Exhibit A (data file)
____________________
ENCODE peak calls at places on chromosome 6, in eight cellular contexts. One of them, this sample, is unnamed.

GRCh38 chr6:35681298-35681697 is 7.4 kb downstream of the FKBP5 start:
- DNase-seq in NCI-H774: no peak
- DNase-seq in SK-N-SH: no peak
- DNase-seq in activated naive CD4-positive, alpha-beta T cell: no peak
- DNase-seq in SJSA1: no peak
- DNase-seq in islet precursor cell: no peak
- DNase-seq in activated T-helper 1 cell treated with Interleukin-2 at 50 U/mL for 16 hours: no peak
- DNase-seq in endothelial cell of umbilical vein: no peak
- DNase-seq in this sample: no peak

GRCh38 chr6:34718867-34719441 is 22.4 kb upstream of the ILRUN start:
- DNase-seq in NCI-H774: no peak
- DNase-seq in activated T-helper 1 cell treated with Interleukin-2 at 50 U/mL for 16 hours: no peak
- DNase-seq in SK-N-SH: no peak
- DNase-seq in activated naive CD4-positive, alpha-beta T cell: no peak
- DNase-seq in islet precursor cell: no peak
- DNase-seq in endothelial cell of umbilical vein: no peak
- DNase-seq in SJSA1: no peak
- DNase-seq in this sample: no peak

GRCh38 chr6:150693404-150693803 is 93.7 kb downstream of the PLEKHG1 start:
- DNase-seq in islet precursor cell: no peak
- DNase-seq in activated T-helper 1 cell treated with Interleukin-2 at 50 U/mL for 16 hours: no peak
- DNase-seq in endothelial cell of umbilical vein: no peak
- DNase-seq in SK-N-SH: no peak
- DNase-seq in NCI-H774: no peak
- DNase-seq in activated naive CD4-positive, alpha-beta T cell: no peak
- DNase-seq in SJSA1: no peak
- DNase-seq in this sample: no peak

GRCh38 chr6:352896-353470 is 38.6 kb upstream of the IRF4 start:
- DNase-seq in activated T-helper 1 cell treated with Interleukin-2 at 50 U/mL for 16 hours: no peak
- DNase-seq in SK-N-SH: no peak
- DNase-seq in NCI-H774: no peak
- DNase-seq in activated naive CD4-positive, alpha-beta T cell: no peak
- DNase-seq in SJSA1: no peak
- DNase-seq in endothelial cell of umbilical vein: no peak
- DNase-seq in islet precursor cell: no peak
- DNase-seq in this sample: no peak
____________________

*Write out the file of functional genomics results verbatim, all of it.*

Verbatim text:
ENCODE peak calls at places on chromosome 6, in eight cellular contexts. One of them, this sample, is unnamed.

GRCh38 chr6:35681298-35681697 is 7.4 kb downstream of the FKBP5 start:
- DNase-seq in NCI-H774: no peak
- DNase-seq in SK-N-SH: no peak
- DNase-seq in activated naive CD4-positive, alpha-beta T cell: no peak
- DNase-seq in SJSA1: no peak
- DNase-seq in islet precursor cell: no peak
- DNase-seq in activated T-helper 1 cell treated with Interleukin-2 at 50 U/mL for 16 hours: no peak
- DNase-seq in endothelial cell of umbilical vein: no peak
- DNase-seq in this sample: no peak

GRCh38 chr6:34718867-34719441 is 22.4 kb upstream of the ILRUN start:
- DNase-seq in NCI-H774: no peak
- DNase-seq in activated T-helper 1 cell treated with Interleukin-2 at 50 U/mL for 16 hours: no peak
- DNase-seq in SK-N-SH: no peak
- DNase-seq in activated naive CD4-positive, alpha-beta T cell: no peak
- DNase-seq in islet precursor cell: no peak
- DNase-seq in endothelial cell of umbilical vein: no peak
- DNase-seq in SJSA1: no peak
- DNase-seq in this sample: no peak

GRCh38 chr6:150693404-150693803 is 93.7 kb downstream of the PLEKHG1 start:
- DNase-seq in islet precursor cell: no peak
- DNase-seq in activated T-helper 1 cell treated with Interleukin-2 at 50 U/mL for 16 hours: no peak
- DNase-seq in endothelial cell of umbilical vein: no peak
- DNase-seq in SK-N-SH: no peak
- DNase-seq in NCI-H774: no peak
- DNase-seq in activated naive CD4-positive, alpha-beta T cell: no peak
- DNase-seq in SJSA1: no peak
- DNase-seq in this sample: no peak

GRCh38 chr6:352896-353470 is 38.6 kb upstream of the IRF4 start:
- DNase-seq in activated T-helper 1 cell treated with Interleukin-2 at 50 U/mL for 16 hours: no peak
- DNase-seq in SK-N-SH: no peak
- DNase-seq in NCI-H774: no peak
- DNase-seq in activated naive CD4-positive, alpha-beta T cell: no peak
- DNase-seq in SJSA1: no peak
- DNase-seq in endothelial cell of umbilical vein: no peak
- DNase-seq in islet precursor cell: no peak
- DNase-seq in this sample: no peak